Mea Culpa: A bit of lighthearted fun with hyphens

Questions of style and usage in The Independent

John Rentoul@JohnRentoul
Saturday 27 July 2019 20:40
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Your heart may be in the right place... but does it need a hyphen?
Your heart may be in the right place... but does it need a hyphen?

We had “lighthearted fun” and “light-hearted fun” in our pages this week, which tells you two things. One is that some words cling to each other. Hypocrisy, for example, is often breathtaking, while inextricably seems to be inextricably linked with linked. There are many kinds of fun, but the heavy-hearted variety seems rather rare.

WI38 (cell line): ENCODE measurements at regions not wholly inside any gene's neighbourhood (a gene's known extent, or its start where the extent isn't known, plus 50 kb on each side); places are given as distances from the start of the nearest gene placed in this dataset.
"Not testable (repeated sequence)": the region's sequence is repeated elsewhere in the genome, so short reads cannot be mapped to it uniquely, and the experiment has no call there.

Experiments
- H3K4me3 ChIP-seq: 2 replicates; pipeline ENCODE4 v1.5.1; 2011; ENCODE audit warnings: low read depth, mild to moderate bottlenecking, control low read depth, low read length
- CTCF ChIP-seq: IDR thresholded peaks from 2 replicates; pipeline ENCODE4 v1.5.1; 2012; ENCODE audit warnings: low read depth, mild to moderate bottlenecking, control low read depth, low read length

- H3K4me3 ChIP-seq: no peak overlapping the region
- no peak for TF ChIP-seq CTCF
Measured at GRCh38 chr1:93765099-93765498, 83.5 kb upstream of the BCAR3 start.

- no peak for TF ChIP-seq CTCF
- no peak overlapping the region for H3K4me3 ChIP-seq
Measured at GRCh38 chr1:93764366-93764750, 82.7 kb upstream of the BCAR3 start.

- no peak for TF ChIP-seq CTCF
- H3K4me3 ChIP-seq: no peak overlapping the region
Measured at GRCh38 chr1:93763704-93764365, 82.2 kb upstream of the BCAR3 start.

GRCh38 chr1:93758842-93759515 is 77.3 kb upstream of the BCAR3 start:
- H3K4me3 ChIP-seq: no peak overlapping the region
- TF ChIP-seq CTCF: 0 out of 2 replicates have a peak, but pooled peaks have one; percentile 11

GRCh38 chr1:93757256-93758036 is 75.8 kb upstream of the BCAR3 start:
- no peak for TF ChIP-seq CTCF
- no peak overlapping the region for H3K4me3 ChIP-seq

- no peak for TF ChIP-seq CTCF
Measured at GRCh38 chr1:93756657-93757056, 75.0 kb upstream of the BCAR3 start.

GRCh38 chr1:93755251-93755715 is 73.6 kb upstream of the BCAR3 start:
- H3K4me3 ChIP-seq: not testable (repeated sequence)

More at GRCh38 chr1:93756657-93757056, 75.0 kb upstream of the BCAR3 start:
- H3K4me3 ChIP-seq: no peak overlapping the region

The other is that we are inconsistent with our hyphens. Of course we are. Benjamin Dreyer, in his excellent Dreyer’s English, points out that Merriam-Webster’s Collegiate Dictionary, 11th edition, contains entries consecutively for “light-hearted” and “lighthearted”. He comments: “Which tells you pretty much everything you want to know about the use of hyphens, which is to say: It doesn’t make much sense, does it.”

He says in a footnote – I love books with good footnotes – that the Oxford English Dictionary hyphenates light-hearted, but “on the same page heartbreaking appears as one word, while heart-rending and heart-stopping both have hyphens”.

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